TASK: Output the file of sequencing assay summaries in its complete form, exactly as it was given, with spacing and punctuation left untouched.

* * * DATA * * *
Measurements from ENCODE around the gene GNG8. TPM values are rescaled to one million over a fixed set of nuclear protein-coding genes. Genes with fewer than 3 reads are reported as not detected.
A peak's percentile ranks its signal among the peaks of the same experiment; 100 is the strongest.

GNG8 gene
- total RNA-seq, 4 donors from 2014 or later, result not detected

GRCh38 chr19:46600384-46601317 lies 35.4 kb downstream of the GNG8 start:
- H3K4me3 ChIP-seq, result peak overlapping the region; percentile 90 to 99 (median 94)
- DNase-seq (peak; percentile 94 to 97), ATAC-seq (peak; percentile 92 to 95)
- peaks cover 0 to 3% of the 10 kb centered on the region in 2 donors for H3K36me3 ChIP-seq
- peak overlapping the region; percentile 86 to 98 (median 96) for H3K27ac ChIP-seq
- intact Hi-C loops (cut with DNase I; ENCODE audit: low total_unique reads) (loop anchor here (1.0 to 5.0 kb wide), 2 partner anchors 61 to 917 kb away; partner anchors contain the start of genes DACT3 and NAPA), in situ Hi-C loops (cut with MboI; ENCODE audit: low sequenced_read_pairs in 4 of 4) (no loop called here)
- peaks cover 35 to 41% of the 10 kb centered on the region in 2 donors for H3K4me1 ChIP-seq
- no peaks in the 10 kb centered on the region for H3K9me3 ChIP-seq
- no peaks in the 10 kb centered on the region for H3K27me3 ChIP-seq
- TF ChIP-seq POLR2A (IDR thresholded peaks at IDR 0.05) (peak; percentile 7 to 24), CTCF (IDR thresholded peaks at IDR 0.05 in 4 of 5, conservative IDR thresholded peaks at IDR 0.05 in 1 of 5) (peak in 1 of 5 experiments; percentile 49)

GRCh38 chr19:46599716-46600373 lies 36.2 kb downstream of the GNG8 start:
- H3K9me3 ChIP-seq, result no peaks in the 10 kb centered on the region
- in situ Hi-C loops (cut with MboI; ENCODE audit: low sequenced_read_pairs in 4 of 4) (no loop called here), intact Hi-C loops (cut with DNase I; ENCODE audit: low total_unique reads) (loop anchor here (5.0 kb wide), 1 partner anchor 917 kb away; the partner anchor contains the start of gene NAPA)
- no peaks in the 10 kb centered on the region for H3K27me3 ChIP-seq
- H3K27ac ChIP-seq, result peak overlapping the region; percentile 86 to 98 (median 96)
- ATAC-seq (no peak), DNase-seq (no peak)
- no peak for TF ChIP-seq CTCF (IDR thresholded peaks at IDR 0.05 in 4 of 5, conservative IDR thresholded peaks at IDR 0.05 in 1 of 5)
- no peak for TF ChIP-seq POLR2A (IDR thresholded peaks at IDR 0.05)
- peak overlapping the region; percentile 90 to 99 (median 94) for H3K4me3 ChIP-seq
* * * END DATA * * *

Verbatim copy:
Measurements from ENCODE around the gene GNG8. TPM values are rescaled to one million over a fixed set of nuclear protein-coding genes. Genes with fewer than 3 reads are reported as not detected.
A peak's percentile ranks its signal among the peaks of the same experiment; 100 is the strongest.

GNG8 gene
- total RNA-seq, 4 donors from 2014 or later, result not detected

GRCh38 chr19:46600384-46601317 lies 35.4 kb downstream of the GNG8 start:
- H3K4me3 ChIP-seq, result peak overlapping the region; percentile 90 to 99 (median 94)
- DNase-seq (peak; percentile 94 to 97), ATAC-seq (peak; percentile 92 to 95)
- peaks cover 0 to 3% of the 10 kb centered on the region in 2 donors for H3K36me3 ChIP-seq
- peak overlapping the region; percentile 86 to 98 (median 96) for H3K27ac ChIP-seq
- intact Hi-C loops (cut with DNase I; ENCODE audit: low total_unique reads) (loop anchor here (1.0 to 5.0 kb wide), 2 partner anchors 61 to 917 kb away; partner anchors contain the start of genes DACT3 and NAPA), in situ Hi-C loops (cut with MboI; ENCODE audit: low sequenced_read_pairs in 4 of 4) (no loop called here)
- peaks cover 35 to 41% of the 10 kb centered on the region in 2 donors for H3K4me1 ChIP-seq
- no peaks in the 10 kb centered on the region for H3K9me3 ChIP-seq
- no peaks in the 10 kb centered on the region for H3K27me3 ChIP-seq
- TF ChIP-seq POLR2A (IDR thresholded peaks at IDR 0.05) (peak; percentile 7 to 24), CTCF (IDR thresholded peaks at IDR 0.05 in 4 of 5, conservative IDR thresholded peaks at IDR 0.05 in 1 of 5) (peak in 1 of 5 experiments; percentile 49)

GRCh38 chr19:46599716-46600373 lies 36.2 kb downstream of the GNG8 start:
- H3K9me3 ChIP-seq, result no peaks in the 10 kb centered on the region
- in situ Hi-C loops (cut with MboI; ENCODE audit: low sequenced_read_pairs in 4 of 4) (no loop called here), intact Hi-C loops (cut with DNase I; ENCODE audit: low total_unique reads) (loop anchor here (5.0 kb wide), 1 partner anchor 917 kb away; the partner anchor contains the start of gene NAPA)
- no peaks in the 10 kb centered on the region for H3K27me3 ChIP-seq
- H3K27ac ChIP-seq, result peak overlapping the region; percentile 86 to 98 (median 96)
- ATAC-seq (no peak), DNase-seq (no peak)
- no peak for TF ChIP-seq CTCF (IDR thresholded peaks at IDR 0.05 in 4 of 5, conservative IDR thresholded peaks at IDR 0.05 in 1 of 5)
- no peak for TF ChIP-seq POLR2A (IDR thresholded peaks at IDR 0.05)
- peak overlapping the region; percentile 90 to 99 (median 94) for H3K4me3 ChIP-seq